Even if red oxide is but a trivial variant on the traditional recipe, that means two things: (i) it will be an easy variant to avoid by sticking to the substantially-equally-good folk recipe; and (ii) if someone wants to expend the money/time/risk to take down the patent on grounds of the minimal margin of invention, then they are welcome to do so (although why bother in view of point (i)).

    Maybe the red oxide is a much better addition than people realize and/or are willing to admit. The corporation now has an incentive (that is, exclusive rights) to market the holy living tar out of its red oxide variant. If it catches on, then it just goes to show that the variatin was more important than we realized here in the peanut gallery. If it doesn’t catch on, than the joke is on the corporation. In the metaphor or Professor Kitsch (sp?), the corporation has been allowed to stake a claim which they will now prospect for a rich vein of ore. The exclusive rights of the patent will cause the prospecting to proceed in a comprehensive and fast way, and it won’t take 100s more years to get red oxide added to the slowly evolving traditional recipe. In this way, patent rights are believed to make technology move faster than it otherwise would (even if the only advancement here is the realization here turns out to be that red oxide sucks).

  8. Sorry, professor, but this is hardly “the start of companies claiming ownership of Indian folk medicines.” This sort of thing has been going on for quite a while.

    ———————————-

    Buddy Hinton 1, October 25, 2010 at 12:54 pm

    … if someone wants to expend the money/time/risk to take down the patent on grounds of the minimal margin of invention, then they are welcome to do so (although why bother in view of point (i)).

    ———————————–

    The flip side of the question, “Why bother to fight such a patent” is “why bother to try to patent something that is fundamentally a traditional recipe?” Why can’t Palmolive compete by saying, “we use top quality ingredients, with high levels of quality control, and deliver this product to you in a convenient form”? Why do they need to pay lawyers to try to patent something that is fundamentally not innovative?

    The Indian government has been working on this issue for more than a decade, and has spent millions to prevent chunks of their culture from being “staked out” under the western “Intellectual Property” scheme. Here’s a nice summary article:

    http://www.guardian.co.uk/world/2009/feb/22/india-protect-traditional-medicines

    A big part of the current effort is to create a globally available encyclopedia of things like yoga poses/terms and ayurvedic medicines and ingredients, so that these are clearly established as “well known”.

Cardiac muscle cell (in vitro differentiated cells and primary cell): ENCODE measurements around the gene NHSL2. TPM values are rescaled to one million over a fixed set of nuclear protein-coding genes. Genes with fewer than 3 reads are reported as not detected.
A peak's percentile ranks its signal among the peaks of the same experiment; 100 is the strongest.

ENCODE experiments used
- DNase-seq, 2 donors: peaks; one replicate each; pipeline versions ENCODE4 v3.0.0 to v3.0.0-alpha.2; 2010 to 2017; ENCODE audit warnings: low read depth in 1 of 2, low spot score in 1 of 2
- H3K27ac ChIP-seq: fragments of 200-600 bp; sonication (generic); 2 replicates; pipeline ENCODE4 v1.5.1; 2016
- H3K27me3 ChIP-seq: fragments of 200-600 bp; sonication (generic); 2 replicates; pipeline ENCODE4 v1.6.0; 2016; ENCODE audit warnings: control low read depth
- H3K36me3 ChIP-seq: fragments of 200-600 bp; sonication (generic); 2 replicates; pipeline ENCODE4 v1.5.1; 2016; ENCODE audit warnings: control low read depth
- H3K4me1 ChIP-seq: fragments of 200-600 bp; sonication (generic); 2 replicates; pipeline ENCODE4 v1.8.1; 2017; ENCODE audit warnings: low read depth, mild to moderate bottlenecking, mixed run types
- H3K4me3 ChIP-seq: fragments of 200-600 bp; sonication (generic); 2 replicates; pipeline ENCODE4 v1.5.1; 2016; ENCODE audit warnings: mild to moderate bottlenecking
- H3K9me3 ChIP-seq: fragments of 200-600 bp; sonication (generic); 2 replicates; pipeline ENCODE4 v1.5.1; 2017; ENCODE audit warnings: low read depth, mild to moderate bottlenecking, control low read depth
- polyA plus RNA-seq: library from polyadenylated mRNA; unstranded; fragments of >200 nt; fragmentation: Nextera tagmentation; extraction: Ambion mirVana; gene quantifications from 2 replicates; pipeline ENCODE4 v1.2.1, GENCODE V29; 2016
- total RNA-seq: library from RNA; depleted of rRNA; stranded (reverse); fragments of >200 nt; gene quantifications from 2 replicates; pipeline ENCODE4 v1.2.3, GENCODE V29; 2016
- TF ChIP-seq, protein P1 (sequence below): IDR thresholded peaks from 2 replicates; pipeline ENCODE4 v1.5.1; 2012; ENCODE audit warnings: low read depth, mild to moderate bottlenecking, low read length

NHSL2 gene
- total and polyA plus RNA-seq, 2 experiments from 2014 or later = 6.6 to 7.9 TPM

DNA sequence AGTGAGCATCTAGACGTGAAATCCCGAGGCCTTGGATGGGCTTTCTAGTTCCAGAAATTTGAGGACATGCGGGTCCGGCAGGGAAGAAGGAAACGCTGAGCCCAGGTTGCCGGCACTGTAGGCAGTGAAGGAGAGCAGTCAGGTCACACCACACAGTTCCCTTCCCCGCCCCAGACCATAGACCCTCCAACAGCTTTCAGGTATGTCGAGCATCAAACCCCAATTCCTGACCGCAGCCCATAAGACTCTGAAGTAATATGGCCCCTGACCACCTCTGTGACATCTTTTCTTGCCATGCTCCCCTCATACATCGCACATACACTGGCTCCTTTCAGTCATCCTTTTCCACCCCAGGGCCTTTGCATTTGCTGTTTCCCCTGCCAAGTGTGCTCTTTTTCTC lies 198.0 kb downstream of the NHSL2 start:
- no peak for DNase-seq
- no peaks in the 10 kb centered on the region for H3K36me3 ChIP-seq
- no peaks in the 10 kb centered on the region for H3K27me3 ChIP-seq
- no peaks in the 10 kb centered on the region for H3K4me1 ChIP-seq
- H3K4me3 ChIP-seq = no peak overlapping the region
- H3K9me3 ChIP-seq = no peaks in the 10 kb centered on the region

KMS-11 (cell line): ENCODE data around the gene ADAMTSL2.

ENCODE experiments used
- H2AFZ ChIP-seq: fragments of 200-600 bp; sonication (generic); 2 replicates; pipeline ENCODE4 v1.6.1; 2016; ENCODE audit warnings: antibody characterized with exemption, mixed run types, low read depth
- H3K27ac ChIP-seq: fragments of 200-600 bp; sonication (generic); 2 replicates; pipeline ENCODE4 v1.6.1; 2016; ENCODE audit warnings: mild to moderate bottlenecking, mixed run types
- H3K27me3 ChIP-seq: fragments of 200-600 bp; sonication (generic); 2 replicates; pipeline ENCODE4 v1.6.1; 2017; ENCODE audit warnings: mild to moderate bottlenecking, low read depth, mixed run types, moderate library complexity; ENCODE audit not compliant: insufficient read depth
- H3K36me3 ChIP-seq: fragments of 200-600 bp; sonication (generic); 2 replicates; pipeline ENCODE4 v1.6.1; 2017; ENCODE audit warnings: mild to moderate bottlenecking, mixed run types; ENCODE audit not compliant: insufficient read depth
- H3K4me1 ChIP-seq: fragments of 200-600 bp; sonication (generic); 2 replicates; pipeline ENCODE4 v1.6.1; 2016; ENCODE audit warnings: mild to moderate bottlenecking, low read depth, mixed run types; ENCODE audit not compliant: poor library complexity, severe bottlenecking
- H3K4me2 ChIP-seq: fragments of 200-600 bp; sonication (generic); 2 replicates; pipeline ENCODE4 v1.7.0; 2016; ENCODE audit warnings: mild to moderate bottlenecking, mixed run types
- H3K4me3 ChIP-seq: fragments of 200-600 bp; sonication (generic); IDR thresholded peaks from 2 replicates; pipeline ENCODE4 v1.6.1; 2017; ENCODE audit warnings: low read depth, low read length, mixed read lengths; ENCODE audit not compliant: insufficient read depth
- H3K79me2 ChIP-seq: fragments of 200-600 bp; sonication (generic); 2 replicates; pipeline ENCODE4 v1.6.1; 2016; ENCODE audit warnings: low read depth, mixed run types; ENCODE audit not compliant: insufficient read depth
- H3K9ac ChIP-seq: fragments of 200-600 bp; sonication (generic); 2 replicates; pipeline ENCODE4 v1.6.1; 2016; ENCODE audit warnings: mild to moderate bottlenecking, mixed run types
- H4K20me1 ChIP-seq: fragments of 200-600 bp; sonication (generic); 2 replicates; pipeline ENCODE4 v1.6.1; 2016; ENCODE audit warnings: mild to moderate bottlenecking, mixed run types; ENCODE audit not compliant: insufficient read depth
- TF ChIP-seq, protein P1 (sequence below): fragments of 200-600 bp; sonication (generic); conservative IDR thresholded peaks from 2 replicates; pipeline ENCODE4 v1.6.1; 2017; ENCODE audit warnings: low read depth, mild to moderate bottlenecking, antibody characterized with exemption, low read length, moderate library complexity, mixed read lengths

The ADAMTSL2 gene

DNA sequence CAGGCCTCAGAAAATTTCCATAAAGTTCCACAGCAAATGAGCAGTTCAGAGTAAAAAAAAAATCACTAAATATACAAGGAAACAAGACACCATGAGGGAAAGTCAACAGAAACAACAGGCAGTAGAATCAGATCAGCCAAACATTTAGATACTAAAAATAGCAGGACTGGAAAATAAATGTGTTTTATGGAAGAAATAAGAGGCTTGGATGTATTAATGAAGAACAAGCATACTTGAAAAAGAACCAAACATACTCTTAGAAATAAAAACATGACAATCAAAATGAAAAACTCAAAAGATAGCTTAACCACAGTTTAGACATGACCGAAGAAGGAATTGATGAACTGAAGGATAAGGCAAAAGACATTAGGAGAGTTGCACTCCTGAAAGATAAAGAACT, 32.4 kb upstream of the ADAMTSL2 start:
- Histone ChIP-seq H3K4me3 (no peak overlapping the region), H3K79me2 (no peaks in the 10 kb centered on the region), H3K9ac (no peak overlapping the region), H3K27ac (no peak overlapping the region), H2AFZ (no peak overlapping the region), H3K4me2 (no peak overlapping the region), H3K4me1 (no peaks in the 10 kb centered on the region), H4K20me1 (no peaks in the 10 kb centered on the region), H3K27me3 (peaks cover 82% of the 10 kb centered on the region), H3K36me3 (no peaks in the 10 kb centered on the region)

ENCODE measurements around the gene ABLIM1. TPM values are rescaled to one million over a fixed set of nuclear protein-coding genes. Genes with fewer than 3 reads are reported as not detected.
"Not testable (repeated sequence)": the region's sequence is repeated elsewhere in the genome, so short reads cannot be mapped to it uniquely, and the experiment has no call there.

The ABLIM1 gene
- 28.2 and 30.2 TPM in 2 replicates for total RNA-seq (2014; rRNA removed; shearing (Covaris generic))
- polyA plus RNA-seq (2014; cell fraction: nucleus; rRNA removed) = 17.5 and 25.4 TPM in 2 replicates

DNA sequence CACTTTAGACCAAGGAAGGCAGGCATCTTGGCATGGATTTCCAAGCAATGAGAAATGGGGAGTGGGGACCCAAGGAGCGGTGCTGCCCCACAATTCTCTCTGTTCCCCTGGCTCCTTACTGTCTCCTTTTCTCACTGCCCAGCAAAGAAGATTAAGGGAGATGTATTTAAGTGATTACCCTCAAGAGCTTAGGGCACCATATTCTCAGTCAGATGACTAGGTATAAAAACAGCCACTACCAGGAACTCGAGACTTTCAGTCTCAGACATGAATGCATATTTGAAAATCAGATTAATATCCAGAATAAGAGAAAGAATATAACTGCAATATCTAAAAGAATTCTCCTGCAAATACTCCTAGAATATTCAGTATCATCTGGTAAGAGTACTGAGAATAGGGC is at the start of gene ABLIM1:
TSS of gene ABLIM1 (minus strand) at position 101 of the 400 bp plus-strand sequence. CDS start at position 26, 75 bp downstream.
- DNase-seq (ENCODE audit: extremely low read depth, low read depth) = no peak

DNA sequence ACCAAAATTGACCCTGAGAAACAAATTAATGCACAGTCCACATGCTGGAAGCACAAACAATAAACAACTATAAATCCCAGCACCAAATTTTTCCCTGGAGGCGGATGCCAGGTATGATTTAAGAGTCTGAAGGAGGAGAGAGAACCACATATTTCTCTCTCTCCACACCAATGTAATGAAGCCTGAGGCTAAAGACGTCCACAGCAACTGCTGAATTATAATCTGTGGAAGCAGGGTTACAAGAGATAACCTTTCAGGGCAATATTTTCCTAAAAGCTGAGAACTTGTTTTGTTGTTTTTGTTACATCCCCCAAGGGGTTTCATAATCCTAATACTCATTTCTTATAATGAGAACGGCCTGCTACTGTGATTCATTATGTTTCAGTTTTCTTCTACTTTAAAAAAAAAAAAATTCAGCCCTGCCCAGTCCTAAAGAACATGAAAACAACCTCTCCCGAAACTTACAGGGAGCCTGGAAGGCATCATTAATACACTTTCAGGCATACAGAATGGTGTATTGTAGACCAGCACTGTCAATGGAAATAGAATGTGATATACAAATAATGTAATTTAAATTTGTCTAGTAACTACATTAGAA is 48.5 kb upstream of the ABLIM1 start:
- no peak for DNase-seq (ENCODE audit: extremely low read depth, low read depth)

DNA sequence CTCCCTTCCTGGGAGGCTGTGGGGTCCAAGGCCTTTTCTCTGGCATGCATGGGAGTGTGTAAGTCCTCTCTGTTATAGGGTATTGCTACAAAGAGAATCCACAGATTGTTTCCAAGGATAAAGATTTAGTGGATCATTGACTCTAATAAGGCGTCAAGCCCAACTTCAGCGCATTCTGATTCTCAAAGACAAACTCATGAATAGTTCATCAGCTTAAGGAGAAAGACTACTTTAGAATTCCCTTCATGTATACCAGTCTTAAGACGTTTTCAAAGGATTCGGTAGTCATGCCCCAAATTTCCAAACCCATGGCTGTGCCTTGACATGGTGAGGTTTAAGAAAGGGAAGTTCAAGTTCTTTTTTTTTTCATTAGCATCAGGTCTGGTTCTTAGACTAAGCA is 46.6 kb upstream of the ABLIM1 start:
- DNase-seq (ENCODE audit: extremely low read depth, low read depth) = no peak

9. No, the original recipe is fundamentally the original recipe. Adding red oxide to the original recipe is fundamentally something else. Something else good? Something else bad? Something else indifferent? The market will tell us now that the corporation is going for it in earnest.

  10. J. Brian Harris, Ph.D., P.E.
    1, October 25, 2010 at 9:44 am
    Were anyone to ask me, and no one has yet done that, as an aspect of my work as a Wisconsin Registered Professional Engineer, licensed to hold paramount the public safety while working only in areas of my professional competence, doing so without deception, about my view of “the privatization of the commons,” I would find it a violation of my license to deem privatization of the commons to be other than a catastrophically destructive crime against humanity, a crime far more dastardly and destructive than any statutory felony.

    =======================================================

    Okay, I’m asking …. why would you find it to be “a crime far more dastardly and destructive than any statutory felony.”?

  11. @Spadge: No, you cannot patent something already well known to the art or already published and in the public domain; if there is evidence this folk remedy was around 1000 years ago it is necessarily printed. So India (or Indians) would rightly recognize that the combination of ingredients forming the folk toothpaste was not a patentable item; nobody can claim exclusive rights over its use or production.

    The only open question is whether iron oxide adds any new function or efficacy; the PTO is not supposed to be granting patents for aesthetic changes; you cannot argue that “red dye” is your invention, or companies will patent ten thousand different colors of toothpaste alone. Somebody would have owned the patent on “Blue” as the color of a car. An invention is supposed to do something new or differently in a non-obvious way; it can be argued that changing the appearance of just about anything is an obvious change for people skilled in the art of making that thing.

  12. The real question is this:

    If Colgate Palmolive and its employees never existed, when would someone have first added red oxide to the “Traditional recipe.” If the answer is soon, the it probably shouldn’t have gotten a patent. If the answer is 10 years out or more, then the patent is worthy in a speeding-up-technology sense. If the answer is 5 years then the patent is marginal in a speeding up technology sense.

    Speeding up technology is the only sense that really matters, economically speaking.

  13. I am extremely impressed together with your writing talents
    and also with the layout for your blog. Is that
    this a paid topic or did you customize it yourself? Anyway keep up the excellent high quality writing, it’s rare to see a great blog like this one nowadays..

Comments are closed.